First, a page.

Murdock tries not to bring raw ingredients like meat or chicken. Instead, he cooks it ahead and just reheats it at the tailgate. For example, he bakes ribs at home, cools them down, wraps them in foil and reheats them on the grill on game day before finishing them with his homemade barbecue sauce.

They’ve done nachos on the grill, too, piling all the ingredients on foil and then closing the grill to let everything melt. For meatball subs, meatballs get cooked in advance and reheated on the grill. Sauce is warmed on the burner attachment. They toast the rolls and assemble them with mozzarella.

“Store-bought meatballs work great, too,” he says.

One time they made Oysters Rockefeller on the grill. And he doesn’t mind cooking raw fish on the spot because it cooks so fast. That’s what they do for fish tacos, shredding the fish and adding it to other ingredients on a taco bar where everyone can make their own.

Like the Huhtas, they make breakfast sandwiches for early games, wrapping them in foil and bringing them to temperature on the grill.

Everyone else who attends chips in, bringing side dishes, snacks and dessert to complete the meal.

“The food is very important,” he says. “It’s a hobby and everything’s just got to come together.

“I would say Michigan winning is number one, and food is number two.”

Pulled Pork Sandwiches

3 T. brown sugar

2 t. hot paprika

1 t. mustard powder

1/2 t. ground cumin

Kosher salt and freshly ground pepper

1 3- to 4-lb. boneless pork shoulder, trimmed of excess fat

2 t. vegetable oil

1/2 C. apple cider vinegar, plus more to taste

3 T. tomato paste

Hamburger buns, barbecue sauce and coleslaw for serving

Combine 1 tablespoon brown sugar, the paprika, mustard powder, cumin, 2 teaspoons salt and 1/2 teaspoon pepper in a small bowl. Rub the spice mixture all over the pork.

Heat the vegetable oil in a large skillet; add the pork and cook, turning, until browned on all sides, 5 minutes. Remove the pork and transfer to a plate; whisk 3/4 cup water into the drippings in the skillet. Transfer the liquid to a 5- to 6-quart slow cooker.

Add the vinegar, tomato paste, the remaining 2 tablespoons brown sugar and 2 cups water to the slow cooker and whisk to combine. Add the pork, cover and cook on low, 8 hours.

Remove the pork and transfer to a cutting board. Strain the liquid into a saucepan, bring to a boil and cook until reduced by half, about 10 minutes. Season with salt. Shred pork and mix in a bowl with 1 cup of the reduced cooking liquid, and salt and vinegar to taste. Serve on buns with barbecue sauce and coleslaw.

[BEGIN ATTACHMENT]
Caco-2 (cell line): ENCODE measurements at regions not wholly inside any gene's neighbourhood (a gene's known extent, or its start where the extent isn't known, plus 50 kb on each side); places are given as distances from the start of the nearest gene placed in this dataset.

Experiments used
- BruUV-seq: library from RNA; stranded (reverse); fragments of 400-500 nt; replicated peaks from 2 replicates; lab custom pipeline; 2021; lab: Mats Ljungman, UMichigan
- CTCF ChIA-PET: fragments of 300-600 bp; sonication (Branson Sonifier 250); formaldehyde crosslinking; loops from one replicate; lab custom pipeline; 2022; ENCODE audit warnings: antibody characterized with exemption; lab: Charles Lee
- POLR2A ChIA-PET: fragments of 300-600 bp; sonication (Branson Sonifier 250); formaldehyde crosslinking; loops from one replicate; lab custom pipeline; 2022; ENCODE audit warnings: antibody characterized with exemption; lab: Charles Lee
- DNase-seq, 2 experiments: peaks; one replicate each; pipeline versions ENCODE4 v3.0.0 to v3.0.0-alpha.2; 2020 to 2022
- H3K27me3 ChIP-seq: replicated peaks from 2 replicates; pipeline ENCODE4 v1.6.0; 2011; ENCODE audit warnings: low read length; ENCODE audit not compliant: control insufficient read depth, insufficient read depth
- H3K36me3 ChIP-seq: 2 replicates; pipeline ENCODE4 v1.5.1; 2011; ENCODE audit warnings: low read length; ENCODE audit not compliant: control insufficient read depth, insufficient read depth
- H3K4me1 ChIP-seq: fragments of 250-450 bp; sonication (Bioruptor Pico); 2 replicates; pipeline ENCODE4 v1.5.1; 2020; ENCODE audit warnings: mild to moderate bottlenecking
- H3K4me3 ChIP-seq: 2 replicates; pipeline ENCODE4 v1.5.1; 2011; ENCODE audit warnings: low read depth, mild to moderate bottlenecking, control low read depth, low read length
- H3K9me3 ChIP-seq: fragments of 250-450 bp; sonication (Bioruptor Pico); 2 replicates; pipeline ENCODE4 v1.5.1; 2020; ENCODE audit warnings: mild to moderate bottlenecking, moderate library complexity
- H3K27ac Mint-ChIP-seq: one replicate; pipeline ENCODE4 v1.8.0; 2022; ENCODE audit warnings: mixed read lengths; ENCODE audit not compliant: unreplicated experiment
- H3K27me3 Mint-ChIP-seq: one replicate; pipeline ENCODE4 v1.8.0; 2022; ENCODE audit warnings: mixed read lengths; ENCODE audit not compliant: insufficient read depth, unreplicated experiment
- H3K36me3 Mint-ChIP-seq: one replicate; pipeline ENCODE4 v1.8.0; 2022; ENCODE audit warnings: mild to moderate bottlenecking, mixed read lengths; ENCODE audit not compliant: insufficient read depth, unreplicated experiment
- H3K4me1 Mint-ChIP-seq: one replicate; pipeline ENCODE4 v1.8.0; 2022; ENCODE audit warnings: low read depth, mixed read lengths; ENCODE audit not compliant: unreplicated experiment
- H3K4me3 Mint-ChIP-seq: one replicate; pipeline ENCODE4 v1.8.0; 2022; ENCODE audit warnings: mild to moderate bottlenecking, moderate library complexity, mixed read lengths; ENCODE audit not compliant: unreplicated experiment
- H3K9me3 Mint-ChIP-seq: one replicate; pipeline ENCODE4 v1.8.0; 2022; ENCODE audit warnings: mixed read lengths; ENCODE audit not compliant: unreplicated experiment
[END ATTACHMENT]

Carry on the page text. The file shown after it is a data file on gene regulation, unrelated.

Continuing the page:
— Patty Huhta

Sharon Cron’s Coleslaw

1 bag shredded slaw mix

1 bunch cilantro, chopped

½ large onion

1 T. celery seed

Chopped jalapeño to taste (optional)

Add slaw dressing to taste. We use Bolthouse Cilantro Avocado Yogurt Dressing.

Barbecue Sauce for Ribs

24 oz. Heinz Ketchup

1/8 C. apple cider vinegar

1/8 C. soy sauce

1/8 C. Worcestershire sauce

¼ C. diced jalapenos from a jar

1 T. liquid smoke (can add more if needed)

Franks Red Hot Sauce (to taste)

Kosher salt (to taste)

Black pepper (to taste)

Combine all ingredients in saucepan. Bring to light simmer. Chill overnight.

— Travis Murdock

Polynesian Meatballs

1 ½ lb. ground beef

1/3 C. rolled oats

8 oz. can water chestnuts, drained and finely chopped

1 small onion, finely chopped

½ C. milk

1 T. soy sauce

1 egg

½ t. onion salt

½ t. garlic salt


8 oz. can crushed pineapple

1 C. packed brown sugar

3 T. cornstarch

1 C. beef bouillon

½ C. vinegar

2 T. soy sauce

1/3 C. chopped green pepper

In medium bowl, combine all meatball ingredients. Shape into small balls, using about 1 tablespoon of mixture for each. In large skillet, brown meatballs in small amount of shortening, turning meatballs frequently to brown all sides, drain well.

Drain pineapple, reserving juice. In medium saucepan, combine brown sugar and cornstarch; stir in pineapple juice, bouillon, vinegar and soy sauce. Heat to boiling, stirring constantly until thick and clear; boil 1 minute. Stir in pineapple and green pepper. Add sauce to meatballs in skillet, simmering about 10 minutes. Keep warm in crock pot or place in chafer with heat. Makes about 4 dozen.

— Patty Huhta